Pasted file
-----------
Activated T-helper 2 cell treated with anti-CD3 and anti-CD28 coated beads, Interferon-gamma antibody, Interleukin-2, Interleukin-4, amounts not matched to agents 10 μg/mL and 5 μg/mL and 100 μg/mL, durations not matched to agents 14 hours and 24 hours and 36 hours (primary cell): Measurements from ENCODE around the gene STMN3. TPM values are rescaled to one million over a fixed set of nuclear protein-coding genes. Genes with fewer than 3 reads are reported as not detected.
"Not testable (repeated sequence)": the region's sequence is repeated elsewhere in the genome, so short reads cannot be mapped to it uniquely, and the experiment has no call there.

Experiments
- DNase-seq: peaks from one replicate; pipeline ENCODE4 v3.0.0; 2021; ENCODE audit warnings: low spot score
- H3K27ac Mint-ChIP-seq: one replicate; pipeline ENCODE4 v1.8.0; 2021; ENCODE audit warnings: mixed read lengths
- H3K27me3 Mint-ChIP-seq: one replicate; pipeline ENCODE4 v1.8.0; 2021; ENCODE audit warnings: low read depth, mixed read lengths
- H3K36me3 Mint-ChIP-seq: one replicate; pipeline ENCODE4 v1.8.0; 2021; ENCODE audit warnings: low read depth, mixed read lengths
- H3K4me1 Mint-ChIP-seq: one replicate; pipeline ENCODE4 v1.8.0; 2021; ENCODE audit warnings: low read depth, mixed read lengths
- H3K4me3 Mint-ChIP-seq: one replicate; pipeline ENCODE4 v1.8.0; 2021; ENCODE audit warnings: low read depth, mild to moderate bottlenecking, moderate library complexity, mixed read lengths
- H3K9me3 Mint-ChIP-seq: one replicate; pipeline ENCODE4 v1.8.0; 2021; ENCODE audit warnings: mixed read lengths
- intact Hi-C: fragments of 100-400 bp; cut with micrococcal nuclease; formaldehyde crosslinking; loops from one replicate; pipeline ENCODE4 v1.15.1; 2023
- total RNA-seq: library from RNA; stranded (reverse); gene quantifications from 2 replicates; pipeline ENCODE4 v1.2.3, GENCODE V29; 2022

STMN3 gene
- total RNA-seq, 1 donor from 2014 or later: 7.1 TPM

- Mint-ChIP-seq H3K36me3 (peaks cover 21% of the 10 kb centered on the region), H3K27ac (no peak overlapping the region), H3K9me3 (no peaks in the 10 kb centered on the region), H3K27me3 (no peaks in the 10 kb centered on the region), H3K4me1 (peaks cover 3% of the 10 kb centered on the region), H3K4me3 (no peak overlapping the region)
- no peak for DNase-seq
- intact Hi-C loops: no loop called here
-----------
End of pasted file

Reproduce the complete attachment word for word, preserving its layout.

Activated T-helper 2 cell treated with anti-CD3 and anti-CD28 coated beads, Interferon-gamma antibody, Interleukin-2, Interleukin-4, amounts not matched to agents 10 μg/mL and 5 μg/mL and 100 μg/mL, durations not matched to agents 14 hours and 24 hours and 36 hours (primary cell): Measurements from ENCODE around the gene STMN3. TPM values are rescaled to one million over a fixed set of nuclear protein-coding genes. Genes with fewer than 3 reads are reported as not detected.
"Not testable (repeated sequence)": the region's sequence is repeated elsewhere in the genome, so short reads cannot be mapped to it uniquely, and the experiment has no call there.

Experiments
- DNase-seq: peaks from one replicate; pipeline ENCODE4 v3.0.0; 2021; ENCODE audit warnings: low spot score
- H3K27ac Mint-ChIP-seq: one replicate; pipeline ENCODE4 v1.8.0; 2021; ENCODE audit warnings: mixed read lengths
- H3K27me3 Mint-ChIP-seq: one replicate; pipeline ENCODE4 v1.8.0; 2021; ENCODE audit warnings: low read depth, mixed read lengths
- H3K36me3 Mint-ChIP-seq: one replicate; pipeline ENCODE4 v1.8.0; 2021; ENCODE audit warnings: low read depth, mixed read lengths
- H3K4me1 Mint-ChIP-seq: one replicate; pipeline ENCODE4 v1.8.0; 2021; ENCODE audit warnings: low read depth, mixed read lengths
- H3K4me3 Mint-ChIP-seq: one replicate; pipeline ENCODE4 v1.8.0; 2021; ENCODE audit warnings: low read depth, mild to moderate bottlenecking, moderate library complexity, mixed read lengths
- H3K9me3 Mint-ChIP-seq: one replicate; pipeline ENCODE4 v1.8.0; 2021; ENCODE audit warnings: mixed read lengths
- intact Hi-C: fragments of 100-400 bp; cut with micrococcal nuclease; formaldehyde crosslinking; loops from one replicate; pipeline ENCODE4 v1.15.1; 2023
- total RNA-seq: library from RNA; stranded (reverse); gene quantifications from 2 replicates; pipeline ENCODE4 v1.2.3, GENCODE V29; 2022

STMN3 gene
- total RNA-seq, 1 donor from 2014 or later: 7.1 TPM

- Mint-ChIP-seq H3K36me3 (peaks cover 21% of the 10 kb centered on the region), H3K27ac (no peak overlapping the region), H3K9me3 (no peaks in the 10 kb centered on the region), H3K27me3 (no peaks in the 10 kb centered on the region), H3K4me1 (peaks cover 3% of the 10 kb centered on the region), H3K4me3 (no peak overlapping the region)
- no peak for DNase-seq
- intact Hi-C loops: no loop called here